gatekeepersImage via Timeout

You’re probably not supposed to know much about the Shin Bet. Its motto, “the unseen shield,” supplies a literal cloak for the agency and its business. Whatever its business is exactly.

The Shin Bet is commonly understood to be Israel’s internal security service.¬† It’s kinda analogous to the FBI. Or maybe it’s a combination of the FBI and CIA. It does some really high level shit. A lot of which is secret. And a lot of which takes place in the dirty grayness where morality isn’t as important as legality and legality isn’t necessarily all that important itself.

Five former chiefs of the Shin Bet get The Fog of War treatment in a recent documentary called The Gatekeepers. It’s a dry film. It’s intense. It’s a supremely interesting history recalled by some of the most privileged people who lived it. (Indeed, who created it.) The film exists, in part, because Errol Morris’ Oscar-winning interrogation/memoir of Robert McNamara, US Secretary of Defense during the Vietnam War, inspired director Dror Moreh to consider the monumental task of securing unprecedented interviews with not one, but five traditionally secretive former Shin Bet chiefs.

In The Gatekeepers, the chiefs, whose tenures cover the years from 1980 through 2011, speak frankly and introspectively about their agency. What we learn about them—and about it—is that Shin Bet is essentially tasked with managing the settlement/occupation/clusterfuck that lives, dies and suffers–really suffers—in the West Bank and the Gaza Strip.

If you know the 20th and 21st Century histories of that place on earth, then certain phrases and names will trigger memories of a violent history unlike any other: the Six-Day War, the 300 Bus, Intifada, the Oslo Accords, Jewish Underground, the Second Intifada, Yitzhak Rabin, Yahya Ayyash, Hamas. If you’re among the lucky who lack those memories, Moreh’s documentary unpacks them pretty well from an exceptionally unique vantage point. It’s a vantage point that is intentionally biased, and in that bias exists a rare kind of honesty.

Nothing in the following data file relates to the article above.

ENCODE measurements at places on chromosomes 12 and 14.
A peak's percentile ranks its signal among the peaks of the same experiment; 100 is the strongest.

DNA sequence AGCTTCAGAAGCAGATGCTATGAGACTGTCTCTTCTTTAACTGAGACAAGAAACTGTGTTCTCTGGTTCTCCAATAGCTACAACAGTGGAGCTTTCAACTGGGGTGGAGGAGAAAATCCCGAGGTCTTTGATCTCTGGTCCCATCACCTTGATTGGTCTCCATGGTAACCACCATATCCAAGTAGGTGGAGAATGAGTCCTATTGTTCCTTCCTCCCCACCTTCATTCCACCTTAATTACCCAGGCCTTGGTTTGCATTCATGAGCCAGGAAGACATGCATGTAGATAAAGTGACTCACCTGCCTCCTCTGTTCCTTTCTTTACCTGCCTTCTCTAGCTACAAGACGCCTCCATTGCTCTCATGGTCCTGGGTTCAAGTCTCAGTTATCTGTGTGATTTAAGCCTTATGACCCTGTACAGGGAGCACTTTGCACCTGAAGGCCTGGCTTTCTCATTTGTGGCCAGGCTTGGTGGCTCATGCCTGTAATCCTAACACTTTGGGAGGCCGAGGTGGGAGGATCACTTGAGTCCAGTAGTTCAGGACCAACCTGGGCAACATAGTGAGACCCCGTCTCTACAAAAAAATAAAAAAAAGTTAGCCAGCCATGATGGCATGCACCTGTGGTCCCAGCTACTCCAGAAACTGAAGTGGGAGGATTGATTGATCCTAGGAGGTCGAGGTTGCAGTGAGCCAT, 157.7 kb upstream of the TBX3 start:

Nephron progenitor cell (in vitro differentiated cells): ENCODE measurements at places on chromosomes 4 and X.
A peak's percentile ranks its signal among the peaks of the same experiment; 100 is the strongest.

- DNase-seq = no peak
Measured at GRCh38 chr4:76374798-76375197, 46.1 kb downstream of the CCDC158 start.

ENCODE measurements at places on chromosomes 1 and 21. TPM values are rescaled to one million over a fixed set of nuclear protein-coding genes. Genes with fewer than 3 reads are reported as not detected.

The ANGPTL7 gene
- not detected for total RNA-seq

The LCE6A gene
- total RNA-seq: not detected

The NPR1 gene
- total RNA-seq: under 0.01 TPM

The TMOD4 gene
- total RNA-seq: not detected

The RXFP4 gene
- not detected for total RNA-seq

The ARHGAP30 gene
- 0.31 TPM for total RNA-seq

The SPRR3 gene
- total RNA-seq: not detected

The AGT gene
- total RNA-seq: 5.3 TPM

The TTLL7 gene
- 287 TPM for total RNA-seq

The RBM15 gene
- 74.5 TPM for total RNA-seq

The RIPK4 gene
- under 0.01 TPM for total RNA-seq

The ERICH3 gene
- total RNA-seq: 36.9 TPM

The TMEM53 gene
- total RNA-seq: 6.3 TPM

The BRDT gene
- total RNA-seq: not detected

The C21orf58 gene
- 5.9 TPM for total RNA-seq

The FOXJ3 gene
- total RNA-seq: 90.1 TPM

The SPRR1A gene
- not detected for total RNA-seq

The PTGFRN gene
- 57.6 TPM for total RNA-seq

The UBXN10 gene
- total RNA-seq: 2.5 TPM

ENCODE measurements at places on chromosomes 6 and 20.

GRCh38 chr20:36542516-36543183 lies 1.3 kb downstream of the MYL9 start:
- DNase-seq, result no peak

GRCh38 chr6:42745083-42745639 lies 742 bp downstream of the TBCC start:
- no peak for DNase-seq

Image via TheGatekeepersFilm.com

While Moreh draws obvious narrative influence from The Fog of War, the West Bank and the Gaza Strip are not Hanoi. The Vietnam War eventually ended only to linger as an existential crisis for the superpower who intervened there. However you describe what has been happening in the West Bank and the Gaza Strip, there is nothing existential about it, and it appears to be a war without hope for an end.

As the film exposes us to the dire severity that sustains itself in the tiniest, most volatile part of the Middle East, two moments in the recent history of that place open the film’s story to suggest a grave lesson about the limits of power.

In 1996, a Shin Bet operation resulted in the death of Yahya Ayyash. To be more accurate, Shin Bet assassinated the man known as “The Engineer.” He was known as such for his proclivity at making the bombs used in Hamas operations where one human being strapped a bomb to his chest so he could simultaneously kill himself and other human beings. To be more accurate, Ayyash was the guy who equipped suicide bombers. Ayyash’s life ended when Shin Bet rigged a cell phone with a precision explosive then detonated it while he was talking to his father.

Based on that success, Shin Bet would go on to run an operation where it gathered intelligence so one of its chiefs—one of the guys featured in The Gatekeepers—could order a 1-ton bomb be dropped on the home of a Hamas leader. That one wasn’t quite as precise as it also killed a human being or two who weren’t necessarily enemies of the Israeli state.

Following each of these operations, the film tells us, the other side unleashed a variety of revenges that resulted in the deaths of lots of people the Shin Bet were, in large part, responsible both to and for.

When a man can order a 1-ton bomb to be dropped on one of his enemies’ homes, he occupies a position of power far above the ordinary malevolence that drives the great masses of true believers. Yelling in the streets and throwing rocks at tanks may be passionate and daring, but it ain’t powerful. It’s all rage. It’s almost impotent. And it certainly lacks the strategy, resources and tactical competency required to blink a building, neighborhood or city out of existence.

The exercise of that level of power exposes those who do the exercising to such destruction that, at some point, a person might achieve a deep and particularly objective kind of awareness. The destruction doesn’t soften. It neutralizes. It dims as reciprocity–whether mild or massive–washes over the truly powerful man in wave after wave. If he is the contemplative type who measures the various consequences of his actions, eventually he no longer sees his enemy. He does not even see the conflict. He sees only the destruction, and he grows bored of it. He would choose anything other than it. If only he had the power to choose such a thing.